- SpaceX’s next astronauts — Mike Hopkins, Victor Glover, and Shannon Walker, and Soichi Noguchi — have named their new spaceship “Resilience.”
- The astronauts are set to launch aboard the capsule, a Crew Dragon spacecraft funded by NASA and designed by SpaceX, on October 31.
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SpaceX and NASA are moving forward with their partnership, gearing up to regularly ferry astronauts to and from orbit in a new era of commercial human spaceflight.
Four astronauts — NASA’s Mike Hopkins, Victor Glover, and Shannon Walker, and Japan Aerospace Exploration Agency astronaut Soichi Noguchi — are set to climb aboard SpaceX’s Crew Dragon capsule on October 31, roar into space aboard a Falcon 9 rocket, then spend a six months aboard the International Space Station.
Their mission, called Crew-1, will be the first of six round-trip flights that NASA has contracted from SpaceX.
The company tested its human spaceflight capabilities this summer, when it launched NASA astronauts Bob Behnken and Doug Hurley on a test flight called Demo-2. That marked the first time humans had flown aboard a commercial spacecraft, and the first time the US had launched its own astronauts since the Space Shuttle program ended in 2011.
Behnken and Hurley named that capsule “Endeavour” after they launched. Now, following that longstanding tradition of naming spacecraft, the astronauts on the upcoming mission gave their new spaceship the name “Resilience” on Tuesday.
“I think all of us can agree that 2020 has certainly been a challenging year: a global pandemic, economic hardships, civil unrest, isolation,” Mike Hopkins, who is commander for that mission, called Crew-1 mission, told reporters in a briefing. “Despite all of that, SpaceX, NASA has kept the production line open and finished this amazing vehicle that’s getting ready to go on its maiden flight to the International Space Station.”
“So the name Resilience is really in honor of the SpaceX and the NASA teams,” Hopkins continued. “And quite frankly, it’s in honor of our families, of our colleagues, of our fellow citizens, of our international partners and our leaders that have all shown that same quality, the same characteristics through these difficult times.”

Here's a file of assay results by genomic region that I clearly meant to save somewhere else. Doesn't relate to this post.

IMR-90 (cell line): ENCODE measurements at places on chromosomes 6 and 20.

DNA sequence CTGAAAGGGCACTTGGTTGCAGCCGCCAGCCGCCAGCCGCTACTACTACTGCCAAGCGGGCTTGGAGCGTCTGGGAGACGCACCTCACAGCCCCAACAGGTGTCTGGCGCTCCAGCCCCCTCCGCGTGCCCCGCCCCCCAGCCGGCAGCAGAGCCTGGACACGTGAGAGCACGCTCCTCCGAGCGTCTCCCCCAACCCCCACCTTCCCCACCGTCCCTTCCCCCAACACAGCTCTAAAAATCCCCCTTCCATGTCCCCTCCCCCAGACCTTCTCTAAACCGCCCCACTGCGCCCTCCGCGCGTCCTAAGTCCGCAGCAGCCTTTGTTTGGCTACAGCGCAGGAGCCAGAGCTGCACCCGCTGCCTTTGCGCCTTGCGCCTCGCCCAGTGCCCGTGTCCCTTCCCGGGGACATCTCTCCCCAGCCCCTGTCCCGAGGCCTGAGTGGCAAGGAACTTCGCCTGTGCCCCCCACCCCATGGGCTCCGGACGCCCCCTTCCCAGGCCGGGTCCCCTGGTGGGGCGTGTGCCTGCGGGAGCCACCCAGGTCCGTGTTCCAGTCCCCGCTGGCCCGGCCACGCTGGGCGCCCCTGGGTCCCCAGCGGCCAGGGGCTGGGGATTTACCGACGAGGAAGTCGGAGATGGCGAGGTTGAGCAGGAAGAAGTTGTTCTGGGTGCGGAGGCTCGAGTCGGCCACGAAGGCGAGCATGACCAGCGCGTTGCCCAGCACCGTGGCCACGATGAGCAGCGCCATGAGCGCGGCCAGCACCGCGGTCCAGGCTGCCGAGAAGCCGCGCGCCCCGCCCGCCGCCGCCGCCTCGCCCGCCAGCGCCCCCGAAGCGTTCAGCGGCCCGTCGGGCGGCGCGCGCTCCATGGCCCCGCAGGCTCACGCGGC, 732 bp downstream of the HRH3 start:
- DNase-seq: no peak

NASA has funded development and testing of the Crew Dragon through its Commercial Crew Program, a competition that asked private companies to build new astronaut-ready spacecraft. Once the program is complete, the agency will have doled out more than $8 billion in awards and contracts over about a decade.
That expense earned NASA back its human spaceflight capability. Working with commercial partners, according to the agency, will allow the agency to ferry astronauts to and from the space station more frequently, giving it better access to the in-orbit scientific experiments and technology tests it will need to conduct in order to expand to the moon and Mars.
Human-rated commercial spacecraft from SpaceX and Boeing, the other winner of NASA’s competition, will also provide a competitive alternative to the increasingly expensive (and occasionally unreliable) Russian Soyuz rockets that the world’s space agencies have relied on for nearly a decade.
Hopkins said the crew members hope that the name Resilience “provides something positive in your lives.”
“And quite frankly,” he added, “we hope that it’s an inspiration that that it shows when you work together, there is no limit to what you can achieve.”